- Be clear as to who your audience is and whether they are online or offline. In order to measure the impact of your public engagement activities, it is necessary to have direct knowledge of and access to your audience. Different methods of interaction will also require different approaches and different definitions of “target audience.”
- Adopt a participatory approach as much as possible, and engage your stakeholders at all stages in the monitoring and evaluation process. Make your evaluation fun and empowering for participants. Close the loop with your participants by reporting back to them on your findings.
- Do not use broad audience targets, such as ‘the general public’ or ‘Canadians’. Measuring the engagement, knowledge, interests or behaviour changes of all Canadians is likely not realistic for your organization. This would need to be done through public polling. Instead, use existing research to situate your public engagement activities in the broader Canadian context; this will help your public engagement be credible and realistic, and will allow you to show more efficiently the impact of your activities in your reports.
“In 2011, we received funding for a two-year project to engage youth on issues related to gender as well as to train volunteers as peer educators. One of the first steps that we undertook was to meet with an external evaluator to develop a comprehensive evaluation plan. In these initial planning stages, we identified our different participants – volunteer peer educators, workshop participants, community mentors, teachers and others – and identified the different outcomes and objectives that the project would lead to for each of them.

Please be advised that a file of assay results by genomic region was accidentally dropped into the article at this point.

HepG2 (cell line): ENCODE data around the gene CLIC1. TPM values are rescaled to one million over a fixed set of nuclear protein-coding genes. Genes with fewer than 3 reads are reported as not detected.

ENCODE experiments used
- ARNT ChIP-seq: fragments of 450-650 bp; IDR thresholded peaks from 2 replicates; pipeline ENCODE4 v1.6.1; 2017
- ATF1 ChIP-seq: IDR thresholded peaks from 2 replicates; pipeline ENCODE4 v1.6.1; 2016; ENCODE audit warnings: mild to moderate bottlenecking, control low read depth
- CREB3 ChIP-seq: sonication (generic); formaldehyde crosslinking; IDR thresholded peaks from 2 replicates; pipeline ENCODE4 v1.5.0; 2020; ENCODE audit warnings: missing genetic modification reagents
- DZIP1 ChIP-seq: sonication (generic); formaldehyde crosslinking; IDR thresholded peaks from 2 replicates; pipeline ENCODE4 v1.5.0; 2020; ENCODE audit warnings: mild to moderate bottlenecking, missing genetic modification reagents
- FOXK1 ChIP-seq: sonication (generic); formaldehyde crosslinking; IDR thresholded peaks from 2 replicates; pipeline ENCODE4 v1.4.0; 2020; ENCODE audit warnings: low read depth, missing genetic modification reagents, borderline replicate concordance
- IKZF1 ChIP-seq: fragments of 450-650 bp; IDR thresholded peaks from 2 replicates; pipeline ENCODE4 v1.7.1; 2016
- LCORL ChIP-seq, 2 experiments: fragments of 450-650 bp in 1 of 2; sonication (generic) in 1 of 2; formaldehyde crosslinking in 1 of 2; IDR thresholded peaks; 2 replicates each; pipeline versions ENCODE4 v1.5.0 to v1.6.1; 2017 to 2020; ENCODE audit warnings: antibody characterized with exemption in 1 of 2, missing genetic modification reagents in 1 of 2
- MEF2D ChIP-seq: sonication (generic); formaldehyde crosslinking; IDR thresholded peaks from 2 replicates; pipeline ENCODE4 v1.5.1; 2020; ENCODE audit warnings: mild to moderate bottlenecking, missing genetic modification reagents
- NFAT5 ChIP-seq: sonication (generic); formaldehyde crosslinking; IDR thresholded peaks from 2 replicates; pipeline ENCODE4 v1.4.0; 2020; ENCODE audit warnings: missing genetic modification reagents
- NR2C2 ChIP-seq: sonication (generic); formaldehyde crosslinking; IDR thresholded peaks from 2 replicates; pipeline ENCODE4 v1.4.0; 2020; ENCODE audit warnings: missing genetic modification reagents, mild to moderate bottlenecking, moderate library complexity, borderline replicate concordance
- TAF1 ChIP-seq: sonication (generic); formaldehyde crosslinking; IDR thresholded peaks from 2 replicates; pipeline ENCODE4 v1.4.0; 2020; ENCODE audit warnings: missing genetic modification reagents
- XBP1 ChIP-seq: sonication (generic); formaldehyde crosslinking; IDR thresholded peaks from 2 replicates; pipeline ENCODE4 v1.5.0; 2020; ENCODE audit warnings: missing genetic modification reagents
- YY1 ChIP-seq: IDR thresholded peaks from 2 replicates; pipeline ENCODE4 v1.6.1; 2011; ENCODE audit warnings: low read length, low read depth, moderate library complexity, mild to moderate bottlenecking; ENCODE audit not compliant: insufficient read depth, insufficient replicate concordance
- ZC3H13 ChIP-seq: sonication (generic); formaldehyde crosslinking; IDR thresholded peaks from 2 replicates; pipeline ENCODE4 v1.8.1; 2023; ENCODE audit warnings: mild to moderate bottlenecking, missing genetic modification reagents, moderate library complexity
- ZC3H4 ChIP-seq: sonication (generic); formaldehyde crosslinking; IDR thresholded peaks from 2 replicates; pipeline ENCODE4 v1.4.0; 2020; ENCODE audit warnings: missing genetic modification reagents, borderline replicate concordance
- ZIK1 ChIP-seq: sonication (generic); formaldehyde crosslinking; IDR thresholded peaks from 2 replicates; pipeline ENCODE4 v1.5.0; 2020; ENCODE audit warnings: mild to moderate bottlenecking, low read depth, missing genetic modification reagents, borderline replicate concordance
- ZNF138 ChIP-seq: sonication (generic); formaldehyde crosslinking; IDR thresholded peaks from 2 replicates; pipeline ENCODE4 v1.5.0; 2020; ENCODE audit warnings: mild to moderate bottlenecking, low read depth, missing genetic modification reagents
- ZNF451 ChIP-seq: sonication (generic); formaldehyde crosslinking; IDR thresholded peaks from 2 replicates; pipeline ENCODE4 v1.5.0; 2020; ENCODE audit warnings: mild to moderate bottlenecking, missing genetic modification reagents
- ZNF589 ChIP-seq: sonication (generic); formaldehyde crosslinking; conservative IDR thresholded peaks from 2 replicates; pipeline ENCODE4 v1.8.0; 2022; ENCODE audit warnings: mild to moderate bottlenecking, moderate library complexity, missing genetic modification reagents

Once we had articulated and documented the targets, outcomes and objectives, we were able to create the evaluation tools that we needed to monitor the project’s success in engaging these different audiences along the way. In the end, we developed short surveys for workshop participants and teachers, an interview guide for mentors, and a series of surveys, focus groups, and arts-based tools for the volunteer peer educators (the most engaged participants in the project).
By having these discussions early on in the project and recognizing that we had different audiences for different activities, we were able to prepare the evaluation tools that we needed and were ready to hit the ground running regarding evaluation as soon as we started on the different project activities. Importantly, while this project had some funding dedicated to working with an external evaluator, we extensively documented our experiences working with her and used those lessons (e.g., starting early, developing diverse tools for diverse audiences, ensuring strong baseline data, etc.) and adapted those tools for other projects where we were not able to support an external evaluator.”
– Project Coordinator for a small NGO